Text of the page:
Its primary ingredients are finely chopped parsley, bulgur, mint, tomato, spring onion, and other herbs with lemon juice, olive oil and various seasonings, generally including black pepper and sometimes cinnamon and allspice.
In the Arab world, but particularly the Greater Syrian region, it is usually served as part of the mezze,[4][5] and is served with romaine lettuce.[6] In Iraq, the dish is considered native to Mosul, whose cuisine is tightly linked to that of Syria.[7] The Lebanese, who are considered to be master tabbouleh makers, use more parsley than bulgur wheat in their dish.[4]
A Turkish variation of the dish is known as ksir,[3] while a similar Armenian dish is known as eetch. In Cyprus, where the dish was introduced by the Lebanese, it is known as tambouli.[8]

Tabbūle is a Levantine Arabic word meaning literally "little spicy". The emphatic diminutive structure faʕʕūl is common in Syrian Arabic and is related to the formal Arabic emphatic structure faʕʕūlun (as in quddūsun "much sacred").

Here's a recipe from the Barefoot Contessa if you want to make this on your own -- it's really easy and healthy:

Wednesday, November 18, 2009

Does This Mean You're Really Religious?


funny word of the day: juju

No, it doesn't mean you're a particularly devout Jew (I know I'm not). Here's the definition from Merriam-Webster:

ju·ju
Pronunciation: \ˈjü-(ˌ)jü\
Function: noun
Etymology: of W. African origin; akin to the source of Hausa jùju fetish
Date: 1894

1 : a fetish, charm, or amulet of West African peoples 2 : the magic attributed to or associated with


Function: noun
Etymology: Yoruba jújù
Date: 1982

: a style of West African music that is characterized by a rapid beat, the use of percussion instruments, and vocal harmonies


Also used in the phrase "bad juju," which means that there's a bad aura around something and it spells T-R-O-U-B-L-E!

Friday, November 13, 2009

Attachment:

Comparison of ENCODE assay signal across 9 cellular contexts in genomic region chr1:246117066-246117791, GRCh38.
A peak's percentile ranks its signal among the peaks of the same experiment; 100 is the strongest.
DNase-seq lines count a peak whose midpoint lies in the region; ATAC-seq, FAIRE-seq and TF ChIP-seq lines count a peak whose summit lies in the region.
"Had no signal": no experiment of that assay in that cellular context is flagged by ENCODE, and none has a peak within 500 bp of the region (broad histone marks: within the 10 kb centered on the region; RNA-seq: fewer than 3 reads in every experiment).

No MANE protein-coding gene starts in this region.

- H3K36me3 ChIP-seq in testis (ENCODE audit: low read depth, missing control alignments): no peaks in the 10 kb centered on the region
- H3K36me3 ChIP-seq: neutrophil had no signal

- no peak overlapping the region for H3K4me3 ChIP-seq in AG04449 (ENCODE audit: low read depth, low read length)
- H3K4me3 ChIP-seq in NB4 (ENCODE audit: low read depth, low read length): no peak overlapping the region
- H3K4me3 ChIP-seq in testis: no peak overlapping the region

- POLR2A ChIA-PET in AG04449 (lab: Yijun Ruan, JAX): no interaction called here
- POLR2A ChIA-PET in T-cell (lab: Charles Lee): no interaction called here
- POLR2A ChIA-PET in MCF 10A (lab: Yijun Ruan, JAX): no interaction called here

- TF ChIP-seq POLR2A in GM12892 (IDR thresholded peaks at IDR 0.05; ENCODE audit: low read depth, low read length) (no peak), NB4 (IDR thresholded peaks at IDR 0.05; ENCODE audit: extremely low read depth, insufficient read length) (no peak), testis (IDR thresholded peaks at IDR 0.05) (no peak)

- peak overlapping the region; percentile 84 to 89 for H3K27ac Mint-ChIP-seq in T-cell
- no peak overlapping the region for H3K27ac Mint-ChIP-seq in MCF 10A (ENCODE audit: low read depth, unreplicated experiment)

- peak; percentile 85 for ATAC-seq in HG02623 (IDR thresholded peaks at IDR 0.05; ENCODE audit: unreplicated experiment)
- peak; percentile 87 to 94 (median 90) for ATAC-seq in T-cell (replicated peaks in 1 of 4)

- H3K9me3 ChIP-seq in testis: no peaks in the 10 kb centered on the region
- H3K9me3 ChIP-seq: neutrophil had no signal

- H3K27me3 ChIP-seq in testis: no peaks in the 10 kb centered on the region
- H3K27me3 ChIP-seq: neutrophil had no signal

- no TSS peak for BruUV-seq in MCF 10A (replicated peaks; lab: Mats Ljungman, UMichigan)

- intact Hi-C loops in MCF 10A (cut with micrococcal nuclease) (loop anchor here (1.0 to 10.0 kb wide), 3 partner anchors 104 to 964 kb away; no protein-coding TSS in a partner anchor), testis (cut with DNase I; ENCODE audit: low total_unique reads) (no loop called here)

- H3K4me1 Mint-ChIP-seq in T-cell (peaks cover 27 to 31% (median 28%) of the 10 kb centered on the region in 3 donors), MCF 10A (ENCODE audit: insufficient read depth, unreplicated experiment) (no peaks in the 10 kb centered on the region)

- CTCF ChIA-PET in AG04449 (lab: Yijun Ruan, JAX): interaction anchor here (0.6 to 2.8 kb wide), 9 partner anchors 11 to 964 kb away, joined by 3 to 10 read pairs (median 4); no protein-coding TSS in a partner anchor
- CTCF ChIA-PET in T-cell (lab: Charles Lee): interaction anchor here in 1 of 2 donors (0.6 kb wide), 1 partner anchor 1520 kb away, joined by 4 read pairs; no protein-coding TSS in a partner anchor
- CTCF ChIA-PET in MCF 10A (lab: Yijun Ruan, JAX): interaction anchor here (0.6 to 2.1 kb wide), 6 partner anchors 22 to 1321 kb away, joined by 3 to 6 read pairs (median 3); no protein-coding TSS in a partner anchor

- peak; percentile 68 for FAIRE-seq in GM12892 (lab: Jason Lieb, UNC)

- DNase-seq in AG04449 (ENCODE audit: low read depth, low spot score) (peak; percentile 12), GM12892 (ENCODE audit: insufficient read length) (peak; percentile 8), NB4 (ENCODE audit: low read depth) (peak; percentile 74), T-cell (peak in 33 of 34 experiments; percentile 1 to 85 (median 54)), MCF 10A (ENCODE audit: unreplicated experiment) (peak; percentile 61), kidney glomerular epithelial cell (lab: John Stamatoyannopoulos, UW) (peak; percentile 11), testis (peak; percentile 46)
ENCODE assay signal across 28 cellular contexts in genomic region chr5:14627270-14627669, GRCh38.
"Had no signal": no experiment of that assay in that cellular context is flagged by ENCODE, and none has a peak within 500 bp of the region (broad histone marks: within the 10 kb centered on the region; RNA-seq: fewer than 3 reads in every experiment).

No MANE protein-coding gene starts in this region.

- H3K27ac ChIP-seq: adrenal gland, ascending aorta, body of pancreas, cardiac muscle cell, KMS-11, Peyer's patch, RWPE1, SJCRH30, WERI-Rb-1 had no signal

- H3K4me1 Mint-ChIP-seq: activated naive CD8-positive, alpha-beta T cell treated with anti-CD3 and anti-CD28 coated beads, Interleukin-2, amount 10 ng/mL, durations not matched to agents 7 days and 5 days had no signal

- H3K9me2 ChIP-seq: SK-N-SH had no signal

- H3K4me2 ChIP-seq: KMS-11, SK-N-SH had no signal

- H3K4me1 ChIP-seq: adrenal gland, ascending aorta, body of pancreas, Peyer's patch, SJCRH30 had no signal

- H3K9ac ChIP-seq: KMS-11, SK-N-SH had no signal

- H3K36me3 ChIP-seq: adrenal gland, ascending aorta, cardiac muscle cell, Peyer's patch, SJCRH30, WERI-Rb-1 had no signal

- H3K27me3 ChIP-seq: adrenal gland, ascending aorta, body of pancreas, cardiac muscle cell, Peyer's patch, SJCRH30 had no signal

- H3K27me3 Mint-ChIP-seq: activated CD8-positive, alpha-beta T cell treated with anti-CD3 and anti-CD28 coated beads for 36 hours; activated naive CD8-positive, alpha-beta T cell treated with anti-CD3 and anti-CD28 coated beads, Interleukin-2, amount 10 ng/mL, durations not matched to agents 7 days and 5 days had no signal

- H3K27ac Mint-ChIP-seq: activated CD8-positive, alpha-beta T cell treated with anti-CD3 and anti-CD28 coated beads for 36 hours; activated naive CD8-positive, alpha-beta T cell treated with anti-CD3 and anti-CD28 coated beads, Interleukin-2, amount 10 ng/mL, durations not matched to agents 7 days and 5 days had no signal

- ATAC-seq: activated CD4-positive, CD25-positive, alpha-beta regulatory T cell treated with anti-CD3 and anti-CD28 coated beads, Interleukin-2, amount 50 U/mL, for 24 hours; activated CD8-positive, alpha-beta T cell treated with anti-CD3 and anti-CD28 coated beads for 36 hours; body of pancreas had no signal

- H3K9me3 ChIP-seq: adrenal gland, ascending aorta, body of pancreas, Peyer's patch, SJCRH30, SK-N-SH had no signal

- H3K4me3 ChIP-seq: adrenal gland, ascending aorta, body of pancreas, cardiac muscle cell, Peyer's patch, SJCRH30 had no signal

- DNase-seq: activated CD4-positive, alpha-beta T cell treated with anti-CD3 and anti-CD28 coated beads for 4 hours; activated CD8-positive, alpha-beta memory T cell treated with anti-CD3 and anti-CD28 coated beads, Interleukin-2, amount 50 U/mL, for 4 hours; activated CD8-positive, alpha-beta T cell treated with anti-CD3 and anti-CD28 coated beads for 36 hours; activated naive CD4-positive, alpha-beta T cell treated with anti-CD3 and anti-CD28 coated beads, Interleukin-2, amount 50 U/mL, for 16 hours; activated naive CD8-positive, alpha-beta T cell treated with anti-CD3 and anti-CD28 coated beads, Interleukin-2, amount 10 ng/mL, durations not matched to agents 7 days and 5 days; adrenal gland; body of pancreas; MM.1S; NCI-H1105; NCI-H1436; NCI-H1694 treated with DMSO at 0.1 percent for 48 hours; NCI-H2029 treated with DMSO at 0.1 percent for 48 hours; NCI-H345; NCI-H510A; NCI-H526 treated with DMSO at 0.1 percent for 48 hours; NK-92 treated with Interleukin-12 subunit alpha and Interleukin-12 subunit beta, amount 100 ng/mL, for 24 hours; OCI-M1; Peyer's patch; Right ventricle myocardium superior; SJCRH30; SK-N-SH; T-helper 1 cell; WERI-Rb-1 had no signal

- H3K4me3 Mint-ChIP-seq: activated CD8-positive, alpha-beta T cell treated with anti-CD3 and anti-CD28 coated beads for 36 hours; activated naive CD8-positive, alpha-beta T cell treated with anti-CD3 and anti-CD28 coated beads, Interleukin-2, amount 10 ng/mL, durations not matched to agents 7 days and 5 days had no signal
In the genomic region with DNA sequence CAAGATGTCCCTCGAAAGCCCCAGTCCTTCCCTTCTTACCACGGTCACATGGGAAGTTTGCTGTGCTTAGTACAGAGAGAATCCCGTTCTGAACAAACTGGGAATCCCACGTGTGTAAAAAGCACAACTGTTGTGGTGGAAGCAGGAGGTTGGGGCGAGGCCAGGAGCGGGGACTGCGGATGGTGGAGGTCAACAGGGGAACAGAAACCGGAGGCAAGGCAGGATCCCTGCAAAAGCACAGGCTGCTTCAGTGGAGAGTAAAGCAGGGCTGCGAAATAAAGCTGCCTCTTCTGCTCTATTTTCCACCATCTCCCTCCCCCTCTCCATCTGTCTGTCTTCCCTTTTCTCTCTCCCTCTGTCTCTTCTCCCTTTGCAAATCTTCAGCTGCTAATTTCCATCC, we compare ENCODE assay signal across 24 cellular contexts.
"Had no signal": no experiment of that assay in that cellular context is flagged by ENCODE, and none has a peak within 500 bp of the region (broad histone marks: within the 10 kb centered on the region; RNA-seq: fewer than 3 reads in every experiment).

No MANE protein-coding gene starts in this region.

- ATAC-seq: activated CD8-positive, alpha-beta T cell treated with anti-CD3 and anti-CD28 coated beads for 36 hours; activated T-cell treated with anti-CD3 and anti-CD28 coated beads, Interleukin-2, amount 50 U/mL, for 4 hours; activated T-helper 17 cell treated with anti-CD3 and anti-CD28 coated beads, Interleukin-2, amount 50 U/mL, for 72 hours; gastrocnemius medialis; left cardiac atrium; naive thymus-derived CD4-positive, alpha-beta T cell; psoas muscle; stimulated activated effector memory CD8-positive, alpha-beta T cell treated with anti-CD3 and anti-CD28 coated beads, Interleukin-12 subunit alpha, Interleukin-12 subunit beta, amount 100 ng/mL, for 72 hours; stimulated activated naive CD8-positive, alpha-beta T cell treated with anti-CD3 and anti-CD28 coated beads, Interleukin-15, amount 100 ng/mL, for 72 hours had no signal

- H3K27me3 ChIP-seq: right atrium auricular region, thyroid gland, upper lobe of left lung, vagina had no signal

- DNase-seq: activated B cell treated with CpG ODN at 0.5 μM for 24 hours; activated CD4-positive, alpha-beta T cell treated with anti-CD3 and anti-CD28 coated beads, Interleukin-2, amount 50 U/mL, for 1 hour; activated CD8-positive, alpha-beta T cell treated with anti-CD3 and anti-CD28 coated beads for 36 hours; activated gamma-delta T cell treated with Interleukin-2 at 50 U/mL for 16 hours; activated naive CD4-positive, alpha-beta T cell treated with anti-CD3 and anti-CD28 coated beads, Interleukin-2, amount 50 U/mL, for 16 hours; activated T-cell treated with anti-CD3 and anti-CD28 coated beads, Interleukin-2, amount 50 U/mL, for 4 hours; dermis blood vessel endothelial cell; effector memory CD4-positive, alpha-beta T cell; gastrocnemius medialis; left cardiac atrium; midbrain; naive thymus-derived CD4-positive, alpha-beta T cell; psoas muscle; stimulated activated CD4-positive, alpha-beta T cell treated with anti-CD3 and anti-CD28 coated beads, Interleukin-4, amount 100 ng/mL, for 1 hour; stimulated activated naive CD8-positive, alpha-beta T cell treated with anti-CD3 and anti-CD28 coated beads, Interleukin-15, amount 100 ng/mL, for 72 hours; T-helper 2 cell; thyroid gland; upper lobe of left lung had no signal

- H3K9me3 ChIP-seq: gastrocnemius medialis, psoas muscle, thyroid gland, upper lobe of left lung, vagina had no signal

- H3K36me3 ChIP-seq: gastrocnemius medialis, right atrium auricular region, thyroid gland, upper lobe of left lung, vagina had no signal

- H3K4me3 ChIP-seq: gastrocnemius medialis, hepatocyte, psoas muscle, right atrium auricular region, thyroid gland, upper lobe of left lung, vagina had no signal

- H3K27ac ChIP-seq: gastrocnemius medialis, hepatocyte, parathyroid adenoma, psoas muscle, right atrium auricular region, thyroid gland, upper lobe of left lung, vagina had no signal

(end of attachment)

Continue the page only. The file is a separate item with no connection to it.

I'm in a Pickle



funny word of the day: pickle

I love pickles and, since I've been pregnant, have been liking them even more (yes, the myth is true, although I don't combine them with ice cream -- yuck). If you don't know that a pickle is a cucumber pickled in brine, you don't deserve to eat them.

If you're craving some pickles now, I'd recommend two small pickle companies (the companies are small, not the pickles!) that are sold in my hometown of Brooklyn, NY:

McClure's, which you can order here: http://www.mcclurespickles.com/

Rick's Picks, which you can get here: http://rickspicksnyc.com/


Thursday, November 12, 2009

Nothing Better than NOLA


funny word of the day: jambalaya

This is a Louisiana specialty that kind of resembles paella and one of many indigenous dishes to New Orleans and its environs. I happen to adore NOLA and its food (especially the oysters and beignets -- yum!) but I've actually never eaten jambalaya.


From Wikipedia (http://en.wikipedia.org/wiki/Jambalaya):

Jambalaya is traditionally made in three parts, with meats and vegetables, and is completed by adding stock and rice. It is also a close cousin to the saffron colored paella found in Spanish culture. There are two primary methods of making jambalaya.

The first and most common is Creole jambalaya (also called "red jambalaya"). First, meat is added, usually chicken and sausage such as andouille or smoked sausage. Next vegetables and tomatoes are added to cook, followed by seafood. Rice and stock are added in equal proportions at the very end. The mixture is brought to a boil and left to simmer for 20 to 60 minutes, depending on the recipe, with infrequent stirring. Towards the end of the cooking process, stirring usually ceases.